1 John 4:18 Perfect love casts out fear. As long as we are fearful, we are not loving perfectly.
With people’s heads getting sawed off with knives, it is easy to become fearful and/or angry. That is what the terrorists want. I’ve watched the news reports calling for war. Now, on this 13th anniversary of 9/11, the President vows to “destroy” the militants known as ISIS. Seems like we have been here before. Trying to bomb our way to peace seems misguided without a longer-range plan or asking ourselves, “How did we get here in the first place?”
Following the collective “we,” the masses, the majority, frequently get us into trouble. As Brian Zahnd recently wrote in his book, A Farewell to Mars, “the crowd is nearly always wrong,” or at least suspect. The crowd wanted to return to Egypt. The crowd wanted to crucify Jesus. The crowd has elected and followed some terrible leaders throughout history. Politicians and the media, the cheerleaders of the masses, have agendas in play that are not always readily apparent. Sometimes it feels like a big game of chess where no one wants to reveal his or her strategy, and we end up getting “mated” before we knew we were in the game. Are they trying to get re-elected? Are they trying to sell books or advertising?
At times like this, when the crowd is calling for revenge, it is important to take a long view marked by wisdom that comes from the eternal God. James, the brother of Jesus, talks about two kinds of wisdom, earthly and wisdom from above. He says,
But the wisdom that comes from heaven is first of all pure; then peace-loving, considerate, submissive, full of mercy and good fruit, impartial and sincere. Peacemakers who sow in peace reap a harvest of righteousness.(James 3:17-18)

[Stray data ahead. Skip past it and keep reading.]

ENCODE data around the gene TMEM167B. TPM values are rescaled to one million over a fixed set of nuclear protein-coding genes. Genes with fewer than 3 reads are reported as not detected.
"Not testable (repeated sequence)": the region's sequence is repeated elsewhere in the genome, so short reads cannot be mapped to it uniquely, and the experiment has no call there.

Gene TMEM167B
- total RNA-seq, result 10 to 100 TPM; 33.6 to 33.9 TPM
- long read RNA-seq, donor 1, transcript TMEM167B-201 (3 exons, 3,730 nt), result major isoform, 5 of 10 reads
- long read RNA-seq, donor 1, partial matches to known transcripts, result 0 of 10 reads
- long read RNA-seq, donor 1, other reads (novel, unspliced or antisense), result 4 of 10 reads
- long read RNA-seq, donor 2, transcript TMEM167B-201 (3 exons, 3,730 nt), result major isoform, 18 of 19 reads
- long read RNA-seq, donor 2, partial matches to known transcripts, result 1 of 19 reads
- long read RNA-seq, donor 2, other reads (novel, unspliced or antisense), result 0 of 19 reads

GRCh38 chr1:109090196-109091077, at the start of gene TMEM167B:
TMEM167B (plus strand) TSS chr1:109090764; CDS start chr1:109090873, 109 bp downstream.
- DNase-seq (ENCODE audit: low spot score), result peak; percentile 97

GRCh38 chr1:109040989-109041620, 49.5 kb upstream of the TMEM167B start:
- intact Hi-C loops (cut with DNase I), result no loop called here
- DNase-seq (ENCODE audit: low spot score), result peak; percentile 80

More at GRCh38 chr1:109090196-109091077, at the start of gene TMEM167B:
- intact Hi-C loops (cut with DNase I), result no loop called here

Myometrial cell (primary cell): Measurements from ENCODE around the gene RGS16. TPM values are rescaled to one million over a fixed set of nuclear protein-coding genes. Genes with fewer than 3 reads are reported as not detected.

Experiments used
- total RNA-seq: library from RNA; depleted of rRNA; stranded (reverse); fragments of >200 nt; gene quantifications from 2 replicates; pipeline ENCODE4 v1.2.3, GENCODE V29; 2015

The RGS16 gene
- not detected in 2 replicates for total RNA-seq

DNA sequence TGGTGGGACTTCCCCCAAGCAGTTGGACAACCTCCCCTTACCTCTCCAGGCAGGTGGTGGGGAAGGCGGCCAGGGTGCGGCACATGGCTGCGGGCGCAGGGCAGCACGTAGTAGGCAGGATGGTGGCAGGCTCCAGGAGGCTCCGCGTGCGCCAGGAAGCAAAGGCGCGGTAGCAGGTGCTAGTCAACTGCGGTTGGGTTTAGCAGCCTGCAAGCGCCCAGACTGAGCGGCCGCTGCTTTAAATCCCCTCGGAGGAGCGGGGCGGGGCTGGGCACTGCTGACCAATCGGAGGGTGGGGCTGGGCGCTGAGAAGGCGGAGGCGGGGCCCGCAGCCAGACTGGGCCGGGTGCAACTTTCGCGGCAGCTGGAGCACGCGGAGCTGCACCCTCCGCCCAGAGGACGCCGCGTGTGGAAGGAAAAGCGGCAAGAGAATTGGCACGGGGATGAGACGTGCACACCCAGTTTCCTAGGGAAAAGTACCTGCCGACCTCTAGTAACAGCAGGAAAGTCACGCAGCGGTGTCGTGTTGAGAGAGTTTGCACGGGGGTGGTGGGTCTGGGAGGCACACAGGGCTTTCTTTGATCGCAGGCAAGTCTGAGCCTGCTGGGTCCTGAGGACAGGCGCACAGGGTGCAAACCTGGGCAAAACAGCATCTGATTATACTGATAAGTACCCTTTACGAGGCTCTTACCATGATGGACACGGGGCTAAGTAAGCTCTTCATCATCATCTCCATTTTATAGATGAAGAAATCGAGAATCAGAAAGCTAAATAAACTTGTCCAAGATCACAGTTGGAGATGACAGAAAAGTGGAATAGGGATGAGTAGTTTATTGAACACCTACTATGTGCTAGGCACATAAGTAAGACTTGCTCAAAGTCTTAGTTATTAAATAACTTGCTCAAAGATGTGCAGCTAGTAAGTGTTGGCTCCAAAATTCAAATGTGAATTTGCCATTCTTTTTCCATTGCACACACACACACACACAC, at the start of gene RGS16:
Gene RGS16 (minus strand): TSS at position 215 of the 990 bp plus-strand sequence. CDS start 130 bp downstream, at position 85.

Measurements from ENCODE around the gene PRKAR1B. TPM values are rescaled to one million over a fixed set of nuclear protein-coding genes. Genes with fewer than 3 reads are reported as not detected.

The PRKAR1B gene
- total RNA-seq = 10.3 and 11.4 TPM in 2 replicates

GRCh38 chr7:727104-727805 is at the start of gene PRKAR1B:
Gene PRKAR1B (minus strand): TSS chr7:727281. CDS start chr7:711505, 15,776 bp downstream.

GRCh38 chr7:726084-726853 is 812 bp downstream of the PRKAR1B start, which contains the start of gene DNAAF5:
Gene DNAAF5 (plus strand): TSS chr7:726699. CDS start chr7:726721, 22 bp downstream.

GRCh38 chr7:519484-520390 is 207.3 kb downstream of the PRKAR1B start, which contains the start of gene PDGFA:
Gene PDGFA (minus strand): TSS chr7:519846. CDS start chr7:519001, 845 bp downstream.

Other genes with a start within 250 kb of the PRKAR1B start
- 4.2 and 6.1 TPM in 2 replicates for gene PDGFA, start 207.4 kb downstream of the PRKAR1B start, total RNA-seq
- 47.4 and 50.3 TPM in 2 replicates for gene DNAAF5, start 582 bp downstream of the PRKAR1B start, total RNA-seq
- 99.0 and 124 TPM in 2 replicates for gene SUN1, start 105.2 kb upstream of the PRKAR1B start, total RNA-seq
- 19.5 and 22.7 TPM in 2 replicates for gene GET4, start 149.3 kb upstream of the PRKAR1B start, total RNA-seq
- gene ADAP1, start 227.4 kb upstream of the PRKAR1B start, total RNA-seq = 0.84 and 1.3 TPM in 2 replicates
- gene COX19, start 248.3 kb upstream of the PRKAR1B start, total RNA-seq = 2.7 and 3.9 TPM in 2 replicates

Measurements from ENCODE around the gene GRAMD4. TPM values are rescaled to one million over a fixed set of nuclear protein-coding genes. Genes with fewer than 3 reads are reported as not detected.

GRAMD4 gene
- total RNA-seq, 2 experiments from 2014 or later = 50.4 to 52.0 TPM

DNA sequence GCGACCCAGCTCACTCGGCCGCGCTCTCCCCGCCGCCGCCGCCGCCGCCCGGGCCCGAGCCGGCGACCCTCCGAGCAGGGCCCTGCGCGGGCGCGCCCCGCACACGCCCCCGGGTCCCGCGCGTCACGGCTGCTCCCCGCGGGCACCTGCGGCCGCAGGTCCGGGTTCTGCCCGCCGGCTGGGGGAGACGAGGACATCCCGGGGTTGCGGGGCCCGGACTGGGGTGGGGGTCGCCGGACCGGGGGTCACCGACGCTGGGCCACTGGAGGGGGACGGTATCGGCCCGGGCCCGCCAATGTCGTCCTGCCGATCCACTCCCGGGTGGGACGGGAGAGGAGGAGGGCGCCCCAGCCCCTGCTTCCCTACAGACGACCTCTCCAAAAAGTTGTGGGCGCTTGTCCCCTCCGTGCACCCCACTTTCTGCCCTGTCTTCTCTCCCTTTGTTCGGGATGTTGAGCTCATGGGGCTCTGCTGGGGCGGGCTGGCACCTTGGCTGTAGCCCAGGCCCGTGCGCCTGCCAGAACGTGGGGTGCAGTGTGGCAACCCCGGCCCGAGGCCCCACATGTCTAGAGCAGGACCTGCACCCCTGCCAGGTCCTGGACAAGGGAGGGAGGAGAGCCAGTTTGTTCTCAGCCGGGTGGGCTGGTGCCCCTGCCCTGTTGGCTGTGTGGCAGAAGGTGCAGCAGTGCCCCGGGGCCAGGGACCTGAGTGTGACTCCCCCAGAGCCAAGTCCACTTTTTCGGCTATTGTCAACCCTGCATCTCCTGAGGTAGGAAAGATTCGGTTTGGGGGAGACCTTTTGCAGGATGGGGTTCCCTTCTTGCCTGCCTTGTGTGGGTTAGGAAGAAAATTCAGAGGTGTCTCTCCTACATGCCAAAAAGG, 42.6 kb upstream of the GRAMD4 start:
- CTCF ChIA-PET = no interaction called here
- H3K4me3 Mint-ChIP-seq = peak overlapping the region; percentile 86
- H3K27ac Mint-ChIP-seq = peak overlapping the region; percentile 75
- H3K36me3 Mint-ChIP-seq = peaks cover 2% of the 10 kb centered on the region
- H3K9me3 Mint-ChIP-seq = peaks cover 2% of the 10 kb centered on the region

The other kind of wisdom he says is self-serving and demonic. Hmm. We probably want to avoid that kind, eh?
Carl Medearis had an excellent article on Jesus’ counsel to his followers in such situations. Jesus lived in a Middle Eastern culture dominated by an unpopular superpower. Jesus knew men who were considered terrorists in his day. In that time, they called them “zealots.” But many don’t want to hear Jesus’ counsel just now. We want to respond “with strength.” We want to stop the senseless deaths. We want to see justice.
Just before the fall of Jericho a “man” appeared to Joshua with a drawn sword in his hand.
Joshua demanded, “Are you for us or for our enemies.”
“Neither,” came the surprising reply.
Didn’t Joshua lead the Israelites whom God had delivered from Egypt, preserved in the desert for forty years and promised to bring into the promised land? He was certainly on God’s side, but his privileged position had caused a lack of discernment.
The man with the sword went on, “I am the commander of the army of the Lord and I have now come.”
God was not on Joshua’s side, nor is He on our side; we are required to be on God’s side. That reminds me of the premise Henry Blackaby articulated so many years ago in Experiencing God. “Find out what God is doing, and join Him there.” So it is important to pause and figure out just where God is leading, rather than charge into battle and then start praying that God will help “our side win.” What does “win” look like? I’ve often wondered, if the Omnipotent God is really on our side, why do these these wars seem to go on and on? There is no decisive victory. Might it be that God is trying to say to both sides, “Stop killing people I created and love.” The time for prayer and discernment is now, before the bombs.
So many speakers and emails and newscasts fail to consider God’s purposes. They paint with too broad of a brush. The brushes of fear have many themes: xenophobia, nationalism, elitism, economic and geopolitical disaster. The realists and liberals wax eloquent on why we must act, or not act, but in our culture it seems inappropriate in the public sphere (and sometimes even in the church) to ask “What does God think?” Even Christians will use media sound-bytes to defend their preferred course of action rather than Scripture or the promptings of the Spirit.
So here is a question: when you follow Jesus to the mountain to pray and seek God’s face, what is He saying to you about these things? When we pray, do we tell God what we need Him to do or do we try to understand what His is doing and how we can join Him?